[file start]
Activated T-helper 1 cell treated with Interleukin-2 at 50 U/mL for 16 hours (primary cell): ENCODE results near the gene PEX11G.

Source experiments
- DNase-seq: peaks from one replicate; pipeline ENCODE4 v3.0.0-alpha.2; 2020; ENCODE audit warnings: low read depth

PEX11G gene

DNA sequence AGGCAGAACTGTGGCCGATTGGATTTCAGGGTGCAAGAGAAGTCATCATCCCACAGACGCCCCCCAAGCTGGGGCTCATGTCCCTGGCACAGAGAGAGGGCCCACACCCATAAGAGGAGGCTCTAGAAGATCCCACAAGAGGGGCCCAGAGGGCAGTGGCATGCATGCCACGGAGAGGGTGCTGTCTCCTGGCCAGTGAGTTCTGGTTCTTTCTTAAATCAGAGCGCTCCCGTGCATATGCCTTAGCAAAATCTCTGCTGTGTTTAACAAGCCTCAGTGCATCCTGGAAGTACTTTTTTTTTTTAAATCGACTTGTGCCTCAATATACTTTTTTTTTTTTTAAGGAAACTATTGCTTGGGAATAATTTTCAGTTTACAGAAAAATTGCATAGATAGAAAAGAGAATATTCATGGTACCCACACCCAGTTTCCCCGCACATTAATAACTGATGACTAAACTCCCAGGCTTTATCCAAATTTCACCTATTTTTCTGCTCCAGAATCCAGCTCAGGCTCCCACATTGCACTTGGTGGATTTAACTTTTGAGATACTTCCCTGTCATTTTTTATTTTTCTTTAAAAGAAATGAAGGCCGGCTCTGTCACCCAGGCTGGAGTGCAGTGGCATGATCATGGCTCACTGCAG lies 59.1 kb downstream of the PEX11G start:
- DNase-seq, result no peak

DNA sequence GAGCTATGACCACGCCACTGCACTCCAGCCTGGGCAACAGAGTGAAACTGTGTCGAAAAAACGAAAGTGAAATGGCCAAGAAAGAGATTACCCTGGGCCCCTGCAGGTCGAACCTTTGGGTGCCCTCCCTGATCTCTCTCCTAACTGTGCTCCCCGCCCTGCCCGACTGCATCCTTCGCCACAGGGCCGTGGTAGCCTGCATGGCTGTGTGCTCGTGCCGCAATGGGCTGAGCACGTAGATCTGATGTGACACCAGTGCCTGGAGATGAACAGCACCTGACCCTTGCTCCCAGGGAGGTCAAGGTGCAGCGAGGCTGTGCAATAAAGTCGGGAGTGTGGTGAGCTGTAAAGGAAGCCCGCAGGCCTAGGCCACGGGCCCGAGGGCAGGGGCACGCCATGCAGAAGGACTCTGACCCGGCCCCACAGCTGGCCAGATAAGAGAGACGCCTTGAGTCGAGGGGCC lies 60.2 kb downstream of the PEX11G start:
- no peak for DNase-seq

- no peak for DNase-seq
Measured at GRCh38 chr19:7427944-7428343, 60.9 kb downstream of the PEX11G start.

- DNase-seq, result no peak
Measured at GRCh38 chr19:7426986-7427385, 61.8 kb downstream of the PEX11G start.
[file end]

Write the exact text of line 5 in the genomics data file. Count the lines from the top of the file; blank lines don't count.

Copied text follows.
DNA sequence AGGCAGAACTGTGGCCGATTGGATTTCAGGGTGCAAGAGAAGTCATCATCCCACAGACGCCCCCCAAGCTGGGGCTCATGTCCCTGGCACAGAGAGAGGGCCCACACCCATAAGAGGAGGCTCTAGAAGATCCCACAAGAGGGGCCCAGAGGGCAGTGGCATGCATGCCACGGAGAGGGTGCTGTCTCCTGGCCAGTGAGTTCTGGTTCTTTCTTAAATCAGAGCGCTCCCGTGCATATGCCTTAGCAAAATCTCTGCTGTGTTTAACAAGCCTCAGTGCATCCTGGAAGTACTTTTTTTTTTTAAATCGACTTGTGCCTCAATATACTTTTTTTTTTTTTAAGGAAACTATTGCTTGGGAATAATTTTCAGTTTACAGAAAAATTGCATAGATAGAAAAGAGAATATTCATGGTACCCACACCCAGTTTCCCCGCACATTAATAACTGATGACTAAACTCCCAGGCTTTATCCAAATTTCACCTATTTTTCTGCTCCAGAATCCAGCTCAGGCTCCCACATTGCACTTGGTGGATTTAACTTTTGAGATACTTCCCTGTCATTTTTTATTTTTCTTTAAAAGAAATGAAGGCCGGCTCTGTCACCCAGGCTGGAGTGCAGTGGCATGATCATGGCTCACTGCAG lies 59.1 kb downstream of the PEX11G start: